Clergy Resources for Congregational Wellness

Living Compass Spirituality and Wellness Initiative. The Living Compass website offers free tools for helping individuals, families, and communities seek wholeness and wellness in heart, body, mind, and spirit. From curriculums for adults, teens, and parents, to a weekly podcast by the Rev. Scott Stoner, Episcopal Priest and family therapist, Living Compass is a wise and generous resource.  

PowerPoint presentation to help introduce Living Compass Wellness Circles to a congregation prepared by the Rev. Carol Peterson, MS, RN.

Episcopal Health Foundation, Mental and Behavioral Health. The Episcopal Health Foundation of the diocese includes Mental and Behavioral Health as a focus and partners with congregations by sponsoring Mental Health First Aid and Suicide Prevention workshops for congregations and their communities and by bringing together a Mental Health Learning Community for congregations to deepen their strategies to promote wellbeing and mental health in their communities.

Clergy Group for Sexual Trauma Resources. The Revs. Tracie Middleton and Ashley Cook lead an online support group for clergy, to share resources related to pastoral care for survivors of sexual abuse. The group is intended for clergy who want to feel better equipped to respond pastorally to parishioners or others navigating these issues, including adults and children. Tracie is a deacon, serving St. Mark’s, Beaumont, and she works at the Rape & Suicide Crisis Center of Southeast Texas. Ashley is a bi-vocational priest serving long-term supply at churches in East Texas, and she works at Harold’s House, a children’s advocacy center in Lufkin. For more information, contact Tracie at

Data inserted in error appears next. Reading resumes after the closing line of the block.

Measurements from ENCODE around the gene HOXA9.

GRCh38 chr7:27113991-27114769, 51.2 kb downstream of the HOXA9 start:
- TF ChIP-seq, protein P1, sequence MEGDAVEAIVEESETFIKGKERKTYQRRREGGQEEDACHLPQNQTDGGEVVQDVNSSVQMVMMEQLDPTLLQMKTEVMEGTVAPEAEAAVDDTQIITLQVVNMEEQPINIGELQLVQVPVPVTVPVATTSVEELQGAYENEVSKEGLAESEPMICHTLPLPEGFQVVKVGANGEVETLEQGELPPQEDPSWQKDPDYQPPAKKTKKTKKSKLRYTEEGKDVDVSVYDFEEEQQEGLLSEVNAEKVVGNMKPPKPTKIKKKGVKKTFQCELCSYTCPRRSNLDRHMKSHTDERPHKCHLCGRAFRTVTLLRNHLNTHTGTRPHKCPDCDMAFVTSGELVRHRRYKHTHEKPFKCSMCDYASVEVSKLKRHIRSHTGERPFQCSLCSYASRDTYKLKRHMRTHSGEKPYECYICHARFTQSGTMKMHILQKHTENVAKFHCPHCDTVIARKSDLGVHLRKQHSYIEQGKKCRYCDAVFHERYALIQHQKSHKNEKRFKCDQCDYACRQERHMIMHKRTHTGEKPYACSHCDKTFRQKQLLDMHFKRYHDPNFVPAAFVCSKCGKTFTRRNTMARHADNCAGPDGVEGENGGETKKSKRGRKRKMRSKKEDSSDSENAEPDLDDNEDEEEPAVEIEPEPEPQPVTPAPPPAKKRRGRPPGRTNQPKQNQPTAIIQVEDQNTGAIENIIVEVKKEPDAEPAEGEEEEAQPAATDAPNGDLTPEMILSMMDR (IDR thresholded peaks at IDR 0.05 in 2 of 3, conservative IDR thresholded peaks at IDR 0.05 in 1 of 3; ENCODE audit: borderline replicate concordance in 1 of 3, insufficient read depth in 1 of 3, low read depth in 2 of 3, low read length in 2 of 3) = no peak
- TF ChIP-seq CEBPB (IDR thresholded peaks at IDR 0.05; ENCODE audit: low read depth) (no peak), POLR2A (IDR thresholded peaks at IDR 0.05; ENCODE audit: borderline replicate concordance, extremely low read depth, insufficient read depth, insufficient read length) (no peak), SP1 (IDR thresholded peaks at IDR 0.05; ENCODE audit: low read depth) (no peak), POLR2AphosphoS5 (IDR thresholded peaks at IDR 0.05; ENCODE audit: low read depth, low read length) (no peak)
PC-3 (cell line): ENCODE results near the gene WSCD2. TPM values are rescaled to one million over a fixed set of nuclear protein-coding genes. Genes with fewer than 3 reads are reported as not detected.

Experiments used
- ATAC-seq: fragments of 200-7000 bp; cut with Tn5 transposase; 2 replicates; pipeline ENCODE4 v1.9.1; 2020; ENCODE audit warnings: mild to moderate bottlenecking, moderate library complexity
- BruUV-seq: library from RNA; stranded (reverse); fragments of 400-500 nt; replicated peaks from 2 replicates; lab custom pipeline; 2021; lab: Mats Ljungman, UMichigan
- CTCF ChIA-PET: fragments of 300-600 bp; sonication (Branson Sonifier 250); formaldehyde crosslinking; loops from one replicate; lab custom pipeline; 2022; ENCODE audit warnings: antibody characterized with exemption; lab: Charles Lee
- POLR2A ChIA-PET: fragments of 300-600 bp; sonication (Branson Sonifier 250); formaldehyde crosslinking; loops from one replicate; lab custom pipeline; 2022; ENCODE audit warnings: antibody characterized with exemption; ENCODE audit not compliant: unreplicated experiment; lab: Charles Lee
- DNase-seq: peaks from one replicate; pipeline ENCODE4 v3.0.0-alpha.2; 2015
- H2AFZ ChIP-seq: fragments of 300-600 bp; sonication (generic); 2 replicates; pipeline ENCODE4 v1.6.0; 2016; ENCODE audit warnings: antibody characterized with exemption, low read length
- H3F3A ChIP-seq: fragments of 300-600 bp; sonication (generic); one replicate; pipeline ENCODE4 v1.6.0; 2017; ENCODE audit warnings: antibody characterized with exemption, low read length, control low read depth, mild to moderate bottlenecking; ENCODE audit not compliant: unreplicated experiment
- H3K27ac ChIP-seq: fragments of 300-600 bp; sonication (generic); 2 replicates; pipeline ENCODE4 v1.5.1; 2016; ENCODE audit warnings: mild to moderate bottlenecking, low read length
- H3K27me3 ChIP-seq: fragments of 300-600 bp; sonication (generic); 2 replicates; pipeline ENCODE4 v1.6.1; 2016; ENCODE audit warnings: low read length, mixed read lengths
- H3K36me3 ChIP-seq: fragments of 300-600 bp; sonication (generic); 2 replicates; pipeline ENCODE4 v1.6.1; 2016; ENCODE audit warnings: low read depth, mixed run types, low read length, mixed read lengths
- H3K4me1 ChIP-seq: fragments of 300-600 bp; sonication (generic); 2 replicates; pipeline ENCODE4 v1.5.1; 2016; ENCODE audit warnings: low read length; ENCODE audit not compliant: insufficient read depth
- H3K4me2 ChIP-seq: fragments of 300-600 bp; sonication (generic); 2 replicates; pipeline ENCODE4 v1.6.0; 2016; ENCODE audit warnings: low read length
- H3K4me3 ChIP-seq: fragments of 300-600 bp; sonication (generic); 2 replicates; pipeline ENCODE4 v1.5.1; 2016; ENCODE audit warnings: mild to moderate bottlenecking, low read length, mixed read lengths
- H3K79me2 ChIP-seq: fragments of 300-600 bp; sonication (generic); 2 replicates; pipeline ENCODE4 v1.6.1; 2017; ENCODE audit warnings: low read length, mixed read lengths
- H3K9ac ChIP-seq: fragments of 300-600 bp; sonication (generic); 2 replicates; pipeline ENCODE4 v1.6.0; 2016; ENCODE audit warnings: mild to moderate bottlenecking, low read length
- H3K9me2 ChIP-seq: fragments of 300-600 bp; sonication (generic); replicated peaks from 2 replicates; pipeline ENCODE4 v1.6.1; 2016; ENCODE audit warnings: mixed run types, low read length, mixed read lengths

Recovery Resources. Addiction is a serious issue in our society and in our congregations.

  • Alcohol Policy. The diocesan Alcohol Policy provides guidelines around the use of non-sacramental alcohol in the organizations of the diocese. This policy is designed in part to make persons in recovery feel fully included in the community.
  • Gambling Policy. The diocese also has a Gambling Policy to limit the use of gambling in our organizations. Of course, alcohol and gambling are only two among many types of addictions. Others include Illegal and prescription drugs, eating, shopping, and sexual addictions.
  • The EDOT Recovery Commission. The EDOT Recovery Commission is chaired by the Rev. Brad Sullivan and is committed to helping congregations and clergy support recovery in their communities. Two important ways they support recovery is by promoting Recovery Sunday and an annual Recovery Retreat.
    • Recovery Sunday. Congregations are strongly encouraged to set aside one Sunday a year to observe Recovery Sunday. Although Recovery Sunday has traditionally been celebrated in mid-September, it can be it observed anytime during the year to raise awareness of addiction issues and to communicate a road to recovery. The Recovery Commission has developed liturgical and formational resources to support this work.
    • Recovery Retreat. The Recovery Commission hosts an annual Recovery Retreat at Camp Allen, which is open to anyone in a 12-step fellowship and to family and friends of recovery.
    • Episcopal Recovery Ministries. For more information and resources for recovery, including recovery programs other than 12-step programs, visit Episcopal Recovery Ministries.
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